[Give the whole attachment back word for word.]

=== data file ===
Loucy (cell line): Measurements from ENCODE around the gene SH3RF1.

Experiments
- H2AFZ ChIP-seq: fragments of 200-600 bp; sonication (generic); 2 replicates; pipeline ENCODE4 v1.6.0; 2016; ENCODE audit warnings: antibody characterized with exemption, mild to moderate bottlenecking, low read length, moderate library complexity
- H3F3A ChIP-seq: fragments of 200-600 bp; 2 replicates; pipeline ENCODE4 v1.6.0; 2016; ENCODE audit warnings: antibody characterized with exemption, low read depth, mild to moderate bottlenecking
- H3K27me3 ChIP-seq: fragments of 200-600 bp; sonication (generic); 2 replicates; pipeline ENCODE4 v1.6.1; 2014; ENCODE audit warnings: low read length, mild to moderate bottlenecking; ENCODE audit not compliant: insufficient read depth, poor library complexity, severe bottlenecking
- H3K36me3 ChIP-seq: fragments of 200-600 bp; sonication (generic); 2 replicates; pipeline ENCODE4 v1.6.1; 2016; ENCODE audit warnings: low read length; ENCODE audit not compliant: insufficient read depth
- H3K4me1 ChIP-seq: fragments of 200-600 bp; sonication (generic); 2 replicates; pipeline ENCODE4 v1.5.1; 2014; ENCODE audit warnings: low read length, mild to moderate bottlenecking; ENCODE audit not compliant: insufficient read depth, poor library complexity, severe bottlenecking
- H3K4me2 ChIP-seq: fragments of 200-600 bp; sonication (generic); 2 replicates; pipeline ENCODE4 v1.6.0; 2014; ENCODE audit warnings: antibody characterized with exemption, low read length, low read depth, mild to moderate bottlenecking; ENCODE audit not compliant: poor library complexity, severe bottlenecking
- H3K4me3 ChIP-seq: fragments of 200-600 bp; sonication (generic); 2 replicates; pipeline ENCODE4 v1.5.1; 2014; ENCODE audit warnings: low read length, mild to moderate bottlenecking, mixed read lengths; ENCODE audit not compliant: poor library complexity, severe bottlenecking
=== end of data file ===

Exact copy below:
Loucy (cell line): Measurements from ENCODE around the gene SH3RF1.

Experiments
- H2AFZ ChIP-seq: fragments of 200-600 bp; sonication (generic); 2 replicates; pipeline ENCODE4 v1.6.0; 2016; ENCODE audit warnings: antibody characterized with exemption, mild to moderate bottlenecking, low read length, moderate library complexity
- H3F3A ChIP-seq: fragments of 200-600 bp; 2 replicates; pipeline ENCODE4 v1.6.0; 2016; ENCODE audit warnings: antibody characterized with exemption, low read depth, mild to moderate bottlenecking
- H3K27me3 ChIP-seq: fragments of 200-600 bp; sonication (generic); 2 replicates; pipeline ENCODE4 v1.6.1; 2014; ENCODE audit warnings: low read length, mild to moderate bottlenecking; ENCODE audit not compliant: insufficient read depth, poor library complexity, severe bottlenecking
- H3K36me3 ChIP-seq: fragments of 200-600 bp; sonication (generic); 2 replicates; pipeline ENCODE4 v1.6.1; 2016; ENCODE audit warnings: low read length; ENCODE audit not compliant: insufficient read depth
- H3K4me1 ChIP-seq: fragments of 200-600 bp; sonication (generic); 2 replicates; pipeline ENCODE4 v1.5.1; 2014; ENCODE audit warnings: low read length, mild to moderate bottlenecking; ENCODE audit not compliant: insufficient read depth, poor library complexity, severe bottlenecking
- H3K4me2 ChIP-seq: fragments of 200-600 bp; sonication (generic); 2 replicates; pipeline ENCODE4 v1.6.0; 2014; ENCODE audit warnings: antibody characterized with exemption, low read length, low read depth, mild to moderate bottlenecking; ENCODE audit not compliant: poor library complexity, severe bottlenecking
- H3K4me3 ChIP-seq: fragments of 200-600 bp; sonication (generic); 2 replicates; pipeline ENCODE4 v1.5.1; 2014; ENCODE audit warnings: low read length, mild to moderate bottlenecking, mixed read lengths; ENCODE audit not compliant: poor library complexity, severe bottlenecking